Penguins Notebook: Malkin has picked up slack, but still wants Crosby back

Share with others:


Print Email Read Later

Evgeni Malkin has been the first star in three of the Penguins' past five games. He was the No. 2 once and the No. 3 the other time.

Take that nugget of knowledge at face value, and factor in the eight goals and 13 assists Malkin has in the 10 games since Sidney Crosby went out with a high ankle sprain Jan. 18, and it's hard to deny that Malkin thrives when he's in the spotlight.

"He's just amazing," defenseman Ryan Whitney said. "It's great to see. It's really good for us, the way he's kind of taken charge."

While that certainly seems to be the case, it doesn't mean Malkin, who was named the NHL's second star of the week that ended Sunday, is eager to have that spotlight to himself for any longer than necessary.

When asked, jokingly, if he thought his performance of late should convince general manager Ray Shero to trade Crosby before the NHL's Feb. 26 deadline, Malkin all but recoiled in horror as the question was translated for him by team employee George Birman.

"It's impossible," Malkin said. "It's very hard to play without him. He's the leader of the team, and we can't wait until he comes back on the ice."

When it was mentioned to Malkin that he hasn't been making it look hard to play without Crosby, he countered that, "It's hard to play without him. There are lots of games left, so we need him."

While that's a reasonable assessment, Malkin has been dominant lately, piling up three points in three of the past five games and a season-high four in the Penguins' 4-3 victory against Philadelphia Sunday.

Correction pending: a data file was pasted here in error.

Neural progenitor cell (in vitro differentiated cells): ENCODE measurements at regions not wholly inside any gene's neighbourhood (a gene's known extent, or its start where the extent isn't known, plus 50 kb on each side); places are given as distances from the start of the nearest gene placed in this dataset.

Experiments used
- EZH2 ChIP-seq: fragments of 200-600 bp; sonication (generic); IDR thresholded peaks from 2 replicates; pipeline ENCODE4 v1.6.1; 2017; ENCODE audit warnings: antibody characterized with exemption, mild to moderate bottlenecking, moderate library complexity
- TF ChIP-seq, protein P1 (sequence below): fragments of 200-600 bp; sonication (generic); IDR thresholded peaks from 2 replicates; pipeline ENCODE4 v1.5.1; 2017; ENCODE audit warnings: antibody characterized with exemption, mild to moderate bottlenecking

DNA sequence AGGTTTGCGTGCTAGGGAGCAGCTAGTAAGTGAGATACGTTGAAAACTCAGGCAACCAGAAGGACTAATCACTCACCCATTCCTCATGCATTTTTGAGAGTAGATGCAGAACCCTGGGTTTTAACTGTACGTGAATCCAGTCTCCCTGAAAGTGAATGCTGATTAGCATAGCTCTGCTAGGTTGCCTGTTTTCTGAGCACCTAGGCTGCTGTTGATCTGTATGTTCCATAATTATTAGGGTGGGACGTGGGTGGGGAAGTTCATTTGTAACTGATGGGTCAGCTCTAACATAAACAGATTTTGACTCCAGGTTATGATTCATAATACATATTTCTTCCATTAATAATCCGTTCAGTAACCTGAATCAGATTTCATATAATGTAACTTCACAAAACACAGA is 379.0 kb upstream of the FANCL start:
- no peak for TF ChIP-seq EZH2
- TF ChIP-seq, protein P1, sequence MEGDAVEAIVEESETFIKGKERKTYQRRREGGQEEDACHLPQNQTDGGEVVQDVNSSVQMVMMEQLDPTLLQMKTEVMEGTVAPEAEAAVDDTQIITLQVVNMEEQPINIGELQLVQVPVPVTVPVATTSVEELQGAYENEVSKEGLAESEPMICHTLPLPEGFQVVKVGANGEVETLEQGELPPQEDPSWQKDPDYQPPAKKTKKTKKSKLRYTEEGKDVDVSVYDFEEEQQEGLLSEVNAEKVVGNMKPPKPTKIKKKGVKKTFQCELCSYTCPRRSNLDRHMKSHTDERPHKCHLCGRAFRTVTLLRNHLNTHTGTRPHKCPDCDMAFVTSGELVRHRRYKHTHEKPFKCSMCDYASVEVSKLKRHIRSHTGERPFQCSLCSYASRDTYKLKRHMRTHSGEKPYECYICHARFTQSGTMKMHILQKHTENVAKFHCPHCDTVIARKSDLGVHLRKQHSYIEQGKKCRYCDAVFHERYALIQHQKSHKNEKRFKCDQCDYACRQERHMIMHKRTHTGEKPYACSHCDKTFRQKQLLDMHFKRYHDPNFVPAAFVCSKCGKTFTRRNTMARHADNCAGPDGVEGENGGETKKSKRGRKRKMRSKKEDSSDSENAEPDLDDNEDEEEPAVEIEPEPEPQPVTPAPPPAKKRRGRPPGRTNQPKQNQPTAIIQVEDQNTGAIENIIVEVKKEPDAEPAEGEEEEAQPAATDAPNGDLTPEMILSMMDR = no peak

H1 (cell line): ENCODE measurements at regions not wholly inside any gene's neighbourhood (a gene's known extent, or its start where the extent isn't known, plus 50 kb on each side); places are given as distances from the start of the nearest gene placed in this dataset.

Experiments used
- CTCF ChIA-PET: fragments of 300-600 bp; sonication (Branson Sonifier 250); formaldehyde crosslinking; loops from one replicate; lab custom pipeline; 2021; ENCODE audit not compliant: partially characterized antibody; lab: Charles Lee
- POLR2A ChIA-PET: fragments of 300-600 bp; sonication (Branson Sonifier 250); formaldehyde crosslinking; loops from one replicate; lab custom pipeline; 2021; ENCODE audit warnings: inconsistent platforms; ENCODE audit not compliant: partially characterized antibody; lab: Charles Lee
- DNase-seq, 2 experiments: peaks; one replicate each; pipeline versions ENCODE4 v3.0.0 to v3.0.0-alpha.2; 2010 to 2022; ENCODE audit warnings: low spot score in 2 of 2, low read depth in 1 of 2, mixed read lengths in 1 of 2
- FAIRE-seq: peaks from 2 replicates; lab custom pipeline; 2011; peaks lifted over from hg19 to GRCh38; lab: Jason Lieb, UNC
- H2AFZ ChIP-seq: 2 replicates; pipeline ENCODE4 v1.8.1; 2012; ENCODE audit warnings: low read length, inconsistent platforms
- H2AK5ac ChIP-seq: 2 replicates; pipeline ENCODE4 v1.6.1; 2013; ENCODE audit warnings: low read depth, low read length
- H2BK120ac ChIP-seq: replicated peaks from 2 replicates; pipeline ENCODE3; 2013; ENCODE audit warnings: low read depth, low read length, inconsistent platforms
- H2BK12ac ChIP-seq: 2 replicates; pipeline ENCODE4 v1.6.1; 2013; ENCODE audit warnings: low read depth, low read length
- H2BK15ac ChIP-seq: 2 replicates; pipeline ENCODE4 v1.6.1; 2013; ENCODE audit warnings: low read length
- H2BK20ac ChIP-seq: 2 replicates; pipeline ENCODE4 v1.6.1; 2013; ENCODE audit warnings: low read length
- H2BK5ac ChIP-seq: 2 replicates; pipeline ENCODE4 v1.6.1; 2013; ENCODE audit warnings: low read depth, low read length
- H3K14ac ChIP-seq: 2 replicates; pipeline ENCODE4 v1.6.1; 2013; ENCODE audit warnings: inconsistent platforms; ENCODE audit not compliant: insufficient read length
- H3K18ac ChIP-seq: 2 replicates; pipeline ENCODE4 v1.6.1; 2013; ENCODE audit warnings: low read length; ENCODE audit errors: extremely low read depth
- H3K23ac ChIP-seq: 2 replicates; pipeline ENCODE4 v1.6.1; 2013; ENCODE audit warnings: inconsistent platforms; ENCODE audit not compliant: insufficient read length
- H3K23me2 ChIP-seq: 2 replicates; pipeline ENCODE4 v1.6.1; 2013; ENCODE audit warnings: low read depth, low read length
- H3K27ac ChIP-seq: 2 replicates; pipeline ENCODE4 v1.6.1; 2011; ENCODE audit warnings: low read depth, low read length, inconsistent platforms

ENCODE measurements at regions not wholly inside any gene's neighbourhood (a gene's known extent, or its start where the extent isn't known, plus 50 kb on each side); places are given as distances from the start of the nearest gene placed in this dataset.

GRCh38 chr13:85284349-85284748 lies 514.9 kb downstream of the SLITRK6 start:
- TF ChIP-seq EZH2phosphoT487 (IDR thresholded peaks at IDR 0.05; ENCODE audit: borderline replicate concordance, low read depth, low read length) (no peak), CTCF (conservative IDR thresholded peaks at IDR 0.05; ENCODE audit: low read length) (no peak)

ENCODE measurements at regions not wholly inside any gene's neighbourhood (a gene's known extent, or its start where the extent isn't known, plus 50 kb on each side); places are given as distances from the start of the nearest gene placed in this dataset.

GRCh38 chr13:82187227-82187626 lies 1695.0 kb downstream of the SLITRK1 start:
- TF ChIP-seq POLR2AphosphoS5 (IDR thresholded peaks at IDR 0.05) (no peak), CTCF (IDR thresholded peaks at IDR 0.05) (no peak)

"The puck is his now," linemate Petr Sykora said. "When Sid plays, the puck is his, and [Malkin] is there to help him. Right now, this is a huge step for [Malkin], because now he gets all the pucks on the power play, all the pucks on four-on-fours. On the line, he's the guy who gets almost every single puck.

"He's doing a phenomenal job, and he really stepped up."

FLEURY'S MINOR COMEBACK

Goalie Marc-Andre Fleury, who hasn't played since getting a high ankle sprain Dec. 6 in Calgary, is expected to be in goal for the Penguins' Wilkes-Barre minor-league team when it plays at Norfolk tomorrow.

Fleury is scheduled to stay with the Baby Penguins for at least three games, but the duration of his stay remains open-ended. Under the NHL's labor agreement, he can remain in the American Hockey League on a conditioning assignment for up to 14 consecutive days.

"It could be a week, could be two weeks," Shero said. "We'll see. [Goalie coach] Gilles Meloche is going down and will be with him most of the time.

"We'll just see how [Fleury] reacts. Not so much his wins and losses, but his conditioning, his timing, how he's handling the puck, the whole getting-back-into-the-game routine.

"When he feels comfortable, we'll make a decision as to what's best for him and best for us."

KEEP AN EYE ON MURRAY

Former Penguins winger Glen Murray should be in Boston's lineup when the Bruins visit Mellon Arena tomorrow.

After missing 19 games because of a hip injury, Murray was back in uniform when Boston played in Buffalo Friday, and scored a goal at home the next night against Florida.

"He just creates that threat every time he's on the ice and in that slot area," Bruins coach Claude Julien told the Boston Globe. "Teams tend to pay a lot of attention to him. Either he gets that opportunity or he gets a lot of attention, which opens it up for other people."

SLAP SHOTS

Ottawa center Jason Spezza was named NHL's No. 1 star of the week that ended Sunday, while Anaheim goalie Jean-Sebastien Giguere was honored as the No. 3 star. ... Rookie defenseman Alex Goligoski, promoted from Wilkes-Barre last week, still hasn't made his NHL debut, but it isn't out of the question. "Maybe he'll get into a game," Shero said. "We'll see how he does." ... The Penguins signed minor-league defenseman Deryk Engelland to a two-year contract extension.



Advertisement
Advertisement
Advertisement

You have 2 remaining free articles this month

Try unlimited digital access

If you are an existing subscriber,
link your account for free access. Start here

You’ve reached the limit of free articles this month.

To continue unlimited reading

If you are an existing subscriber,
link your account for free access. Start here